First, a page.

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What Happens When You Get Hit by a Car?

Posted on March 22, 2021 in Pedestrian Accidents

Getting hit by a car while walking or jogging in Los Angeles is a frightening and overwhelming experience. You may have injuries that cause severe pain, as well as numerous questions about your legal rights. Try to remain calm and know that you have legal options as an injured pedestrian in California. A Los Angeles pedestrian accident attorney can review your rights in detail during a free consultation.

Who Is Liable?

California consistently leads the nation in the number of annual pedestrian-vehicle collisions. According to the California Office of Traffic Safety, 893 pedestrians lost their lives in traffic accidents in 2018. Statistics also showed that 6,363 total pedestrians were injured and killed in LA County alone in 2018.

It is important for injured pedestrians to understand California’s liability laws, as they often entitle victims to financial compensation. The main liability law that presides over pedestrian accident collisions is California’s tort-based insurance law. This law states that the person or party guilty of committing a tort that caused the accident will be financially responsible for damages through his or her insurer.

If a driver caused your crash through an act of negligence such as distracted driving, for example, that driver will have to pay for your damages through his or her insurance provider. With a no-fault law, on the other hand, you would seek compensation from your own provider, even if you were not at fault.

What Is Comparative Negligence?

Comparative negligence is a defense you may encounter while trying to hold someone liable for a pedestrian accident in California. A driver may claim your comparative negligence if he or she believes you contributed to the accident, such as if you were breaking a law at the time of the collision.

If the driver succeeds in proving your comparative negligence, this could reduce your financial award. The courts in California will diminish your recovery by an amount that is equivalent to your percentage of fault. However, since California uses a pure comparative negligence law, you could be eligible for partial recovery with any degree of fault for the accident.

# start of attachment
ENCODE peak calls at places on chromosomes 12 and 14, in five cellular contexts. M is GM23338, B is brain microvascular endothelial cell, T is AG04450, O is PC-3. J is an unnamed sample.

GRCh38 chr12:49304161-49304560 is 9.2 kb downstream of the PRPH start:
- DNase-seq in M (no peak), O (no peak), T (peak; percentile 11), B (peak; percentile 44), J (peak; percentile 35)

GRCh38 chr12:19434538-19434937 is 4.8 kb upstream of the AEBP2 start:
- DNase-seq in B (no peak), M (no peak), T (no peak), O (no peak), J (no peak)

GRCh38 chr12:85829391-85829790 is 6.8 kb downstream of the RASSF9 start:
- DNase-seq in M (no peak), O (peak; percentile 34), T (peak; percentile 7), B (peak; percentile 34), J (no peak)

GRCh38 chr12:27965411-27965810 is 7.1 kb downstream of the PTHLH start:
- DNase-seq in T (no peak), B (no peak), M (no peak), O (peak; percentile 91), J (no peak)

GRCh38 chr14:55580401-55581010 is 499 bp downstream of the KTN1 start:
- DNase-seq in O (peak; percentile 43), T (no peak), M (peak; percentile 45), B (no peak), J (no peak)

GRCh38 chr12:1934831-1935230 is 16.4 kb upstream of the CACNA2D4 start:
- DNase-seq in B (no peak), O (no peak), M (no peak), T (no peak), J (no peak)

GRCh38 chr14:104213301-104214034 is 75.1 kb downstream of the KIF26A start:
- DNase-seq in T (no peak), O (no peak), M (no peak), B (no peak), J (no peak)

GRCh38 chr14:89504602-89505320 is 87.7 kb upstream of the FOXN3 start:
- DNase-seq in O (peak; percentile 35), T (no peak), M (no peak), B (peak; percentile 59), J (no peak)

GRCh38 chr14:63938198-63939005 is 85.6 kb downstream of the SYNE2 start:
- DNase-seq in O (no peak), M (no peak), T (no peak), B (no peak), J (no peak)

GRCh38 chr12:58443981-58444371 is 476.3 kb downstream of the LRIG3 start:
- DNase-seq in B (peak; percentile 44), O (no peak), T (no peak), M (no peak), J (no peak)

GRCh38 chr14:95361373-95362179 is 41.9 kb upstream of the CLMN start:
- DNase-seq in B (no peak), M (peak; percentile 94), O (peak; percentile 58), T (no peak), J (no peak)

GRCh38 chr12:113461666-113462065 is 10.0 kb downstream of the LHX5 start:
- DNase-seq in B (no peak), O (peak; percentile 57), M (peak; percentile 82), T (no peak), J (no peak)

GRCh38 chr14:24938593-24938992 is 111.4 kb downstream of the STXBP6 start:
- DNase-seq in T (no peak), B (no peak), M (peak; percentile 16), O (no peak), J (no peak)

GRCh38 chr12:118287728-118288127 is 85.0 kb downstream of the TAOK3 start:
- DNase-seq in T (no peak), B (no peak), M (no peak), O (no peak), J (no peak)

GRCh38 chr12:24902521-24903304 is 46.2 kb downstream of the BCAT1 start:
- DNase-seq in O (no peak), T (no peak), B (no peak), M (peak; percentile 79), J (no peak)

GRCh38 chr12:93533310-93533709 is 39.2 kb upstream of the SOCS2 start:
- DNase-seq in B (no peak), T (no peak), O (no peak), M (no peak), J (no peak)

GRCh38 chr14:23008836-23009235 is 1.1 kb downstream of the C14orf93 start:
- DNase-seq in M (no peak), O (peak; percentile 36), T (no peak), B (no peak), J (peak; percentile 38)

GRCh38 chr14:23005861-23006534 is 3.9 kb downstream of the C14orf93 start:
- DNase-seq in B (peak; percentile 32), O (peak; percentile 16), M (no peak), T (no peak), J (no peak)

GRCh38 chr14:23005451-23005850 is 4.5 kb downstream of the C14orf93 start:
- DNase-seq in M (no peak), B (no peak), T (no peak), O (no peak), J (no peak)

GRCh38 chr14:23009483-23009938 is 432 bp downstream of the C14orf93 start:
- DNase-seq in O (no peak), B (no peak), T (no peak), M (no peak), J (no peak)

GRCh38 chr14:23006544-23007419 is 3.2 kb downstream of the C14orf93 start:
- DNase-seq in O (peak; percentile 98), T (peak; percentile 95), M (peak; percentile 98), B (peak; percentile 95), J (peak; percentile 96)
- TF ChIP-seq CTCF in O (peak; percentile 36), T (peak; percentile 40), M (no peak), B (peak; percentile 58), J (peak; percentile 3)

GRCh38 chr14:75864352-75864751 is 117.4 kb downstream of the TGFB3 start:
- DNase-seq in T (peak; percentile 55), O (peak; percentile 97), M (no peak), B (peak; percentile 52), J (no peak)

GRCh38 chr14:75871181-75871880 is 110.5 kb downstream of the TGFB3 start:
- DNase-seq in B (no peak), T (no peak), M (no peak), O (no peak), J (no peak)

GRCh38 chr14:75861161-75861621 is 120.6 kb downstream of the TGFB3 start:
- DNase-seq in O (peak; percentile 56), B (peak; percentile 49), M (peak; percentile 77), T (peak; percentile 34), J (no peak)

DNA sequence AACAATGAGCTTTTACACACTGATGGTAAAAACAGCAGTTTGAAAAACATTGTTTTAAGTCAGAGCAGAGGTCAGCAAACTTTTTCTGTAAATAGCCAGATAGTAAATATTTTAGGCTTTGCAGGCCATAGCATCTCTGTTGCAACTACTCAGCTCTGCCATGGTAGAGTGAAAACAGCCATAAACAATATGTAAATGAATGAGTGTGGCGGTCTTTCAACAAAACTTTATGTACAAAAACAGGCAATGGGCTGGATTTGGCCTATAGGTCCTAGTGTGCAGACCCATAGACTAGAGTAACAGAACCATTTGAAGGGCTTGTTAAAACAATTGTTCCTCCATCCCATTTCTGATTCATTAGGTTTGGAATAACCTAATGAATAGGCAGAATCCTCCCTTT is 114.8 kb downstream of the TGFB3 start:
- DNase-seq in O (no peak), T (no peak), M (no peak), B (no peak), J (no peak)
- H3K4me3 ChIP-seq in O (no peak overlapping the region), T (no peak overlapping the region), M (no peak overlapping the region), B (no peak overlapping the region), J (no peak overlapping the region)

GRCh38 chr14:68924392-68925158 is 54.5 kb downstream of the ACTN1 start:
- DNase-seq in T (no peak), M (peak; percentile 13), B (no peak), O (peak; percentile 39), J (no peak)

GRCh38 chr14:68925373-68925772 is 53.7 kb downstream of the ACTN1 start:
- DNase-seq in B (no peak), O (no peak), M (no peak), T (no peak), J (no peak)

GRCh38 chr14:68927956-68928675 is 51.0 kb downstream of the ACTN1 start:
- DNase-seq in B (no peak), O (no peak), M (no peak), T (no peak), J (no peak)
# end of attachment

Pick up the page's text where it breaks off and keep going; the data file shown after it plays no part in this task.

How To File a Pedestrian Accident Insurance Claim

If you believe a driver or another party is liable for your pedestrian accident, you or your attorney will file a claim with that party’s insurance carrier. Initiate the insurance claims process by contacting the at-fault party’s insurance company to report the accident. Then, your lawyer can help you draft and submit an insurance demand letter.

The demand letter should describe the pedestrian accident, explain why you believe the defendant is legally responsible, and list the economic and noneconomic damages you are seeking. The letter should be succinct and straightforward. It should state that you have hired an attorney and have the power to take the insurance company to trial, if necessary.

Tips for Negotiating With an Insurance Claims Adjuster

Once the insurance company receives your claim, it will investigate the pedestrian accident by assigning an insurance claims adjuster to the case. The claims adjuster will start the investigation by contacting you to obtain more information about the collision.

Be careful what you say to the adjuster, as he or she may use tactics to try to devalue your claim. Do not admit fault for the accident and do not agree to give the adjuster a recorded statement. Do not sign anything sent to you by the insurance company. Before you accept an initial settlement offer, consult with a lawyer. The offer may be inadequate to cover your injuries and losses.

When To Hire a Local Pedestrian Accident Lawyer

If you were seriously injured in a pedestrian accident in Los Angeles, an attorney can help you understand your legal options. A lawyer can navigate California’s pedestrian accident laws on your behalf and negotiate with an insurance company for you to fight for maximum financial compensation. If a settlement is not possible, your lawyer can represent you at trial instead.